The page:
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Keeping medical imaging safe for children

Date:
September 15, 2016
Source:
Penn State Health Milton S. Hershey Medical Center
Summary:
What’s the difference between an MRI and a CT scan? An X-ray and an ultrasound? Will it involve radiation that could harm the child in the long term?
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When a doctor recommends medical imaging for a child, parents may find themselves confused and concerned.

What's the difference between an MRI and a CT scan? An X-ray and an ultrasound? Will it involve radiation that could harm the child in the long term?

Penn State Health follows the principles set forth by the Image Gently Alliance, which works to improve safe and effective imaging of children worldwide.

Dr. Sosamma Methratta, division chief for pediatric radiology at Penn State Children's Hospital, said radiologists often talk with the doctor ordering an image to learn specifically what he or she is looking for, so they can determine which type of image would be best.

Ultrasound and MRI do not involve radiation because the images come together through sound waves and magnetic energy, respectively. Both X-rays and CT scans send low radiation beams through the body to produce images.

"The risks of the radiation are incredibly small, but still, we try to eliminate them when we can," Methratta said. Because the cells in children's bodies are not fully mature, they can be more sensitive to radiation than adults. Children also have more years ahead of them in which long-term effects of radiation could develop.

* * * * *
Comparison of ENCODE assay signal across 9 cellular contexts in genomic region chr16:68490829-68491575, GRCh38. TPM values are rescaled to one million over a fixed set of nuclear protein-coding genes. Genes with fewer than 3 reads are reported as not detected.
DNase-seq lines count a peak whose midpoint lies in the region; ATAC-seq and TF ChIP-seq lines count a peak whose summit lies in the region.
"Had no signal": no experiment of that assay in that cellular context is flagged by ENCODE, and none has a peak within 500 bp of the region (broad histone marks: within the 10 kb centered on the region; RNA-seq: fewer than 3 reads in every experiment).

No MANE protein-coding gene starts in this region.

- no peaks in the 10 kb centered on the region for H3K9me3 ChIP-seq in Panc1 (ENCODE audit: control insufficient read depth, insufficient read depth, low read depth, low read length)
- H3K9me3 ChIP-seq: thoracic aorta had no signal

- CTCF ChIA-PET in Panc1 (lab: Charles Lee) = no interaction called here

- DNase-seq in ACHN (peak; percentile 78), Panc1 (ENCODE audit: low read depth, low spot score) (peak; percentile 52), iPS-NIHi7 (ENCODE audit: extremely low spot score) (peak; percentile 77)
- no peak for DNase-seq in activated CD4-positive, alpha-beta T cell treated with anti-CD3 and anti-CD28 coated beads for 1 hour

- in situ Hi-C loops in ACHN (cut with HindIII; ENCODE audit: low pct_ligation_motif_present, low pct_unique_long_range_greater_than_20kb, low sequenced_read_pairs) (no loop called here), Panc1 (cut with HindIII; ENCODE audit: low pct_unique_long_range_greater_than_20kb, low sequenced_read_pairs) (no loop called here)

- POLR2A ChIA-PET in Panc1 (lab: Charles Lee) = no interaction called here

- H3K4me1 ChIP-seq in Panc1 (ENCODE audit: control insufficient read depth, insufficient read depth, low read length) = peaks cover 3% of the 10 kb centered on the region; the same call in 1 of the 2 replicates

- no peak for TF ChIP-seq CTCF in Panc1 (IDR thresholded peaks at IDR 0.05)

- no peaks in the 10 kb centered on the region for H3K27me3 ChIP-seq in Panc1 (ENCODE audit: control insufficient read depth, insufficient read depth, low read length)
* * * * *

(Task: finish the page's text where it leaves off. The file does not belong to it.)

Methratta recommends that parents ask whether a particular test uses radiation, and whether there are other ways to make a diagnosis without that test.

"However, you really need to have a background in disease and how you image diseases to understand why you would pick one and not another," she says.

Also, although an MRI may not involve radiation, young children who go through the procedure often need sedation so they can stay still enough for radiologists to capture the images they need. And sedation comes with its own set of risks.

"People should not be unduly stressed," Methratta said. "The reason the test was ordered is because there is an issue we are concerned about. It would be a disservice to the child not to do the test -- to let nature take its course or to guess at the diagnosis."

Dr. Michael Moore, a pediatric radiologist at Penn State Children's Hospital, said the goal is always to get the best images to answer the questions that patients and their parents need, and to do it as safely as possible.

"The most important thing is to let parents know that we use as little radiation as possible to answer the clinical question," he said.


Story Source:

Materials provided by Penn State Health Milton S. Hershey Medical Center. Note: Content may be edited for style and length.


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Penn State Health Milton S. Hershey Medical Center. "Keeping medical imaging safe for children." ScienceDaily. ScienceDaily, 15 September 2016. <www.sciencedaily.com/releases/2016/09/160915121259.htm>.
Penn State Health Milton S. Hershey Medical Center. (2016, September 15). Keeping medical imaging safe for children. ScienceDaily. Retrieved May 23, 2017 from www.sciencedaily.com/releases/2016/09/160915121259.htm
Penn State Health Milton S. Hershey Medical Center. "Keeping medical imaging safe for children." ScienceDaily. www.sciencedaily.com/releases/2016/09/160915121259.htm (accessed May 23, 2017).

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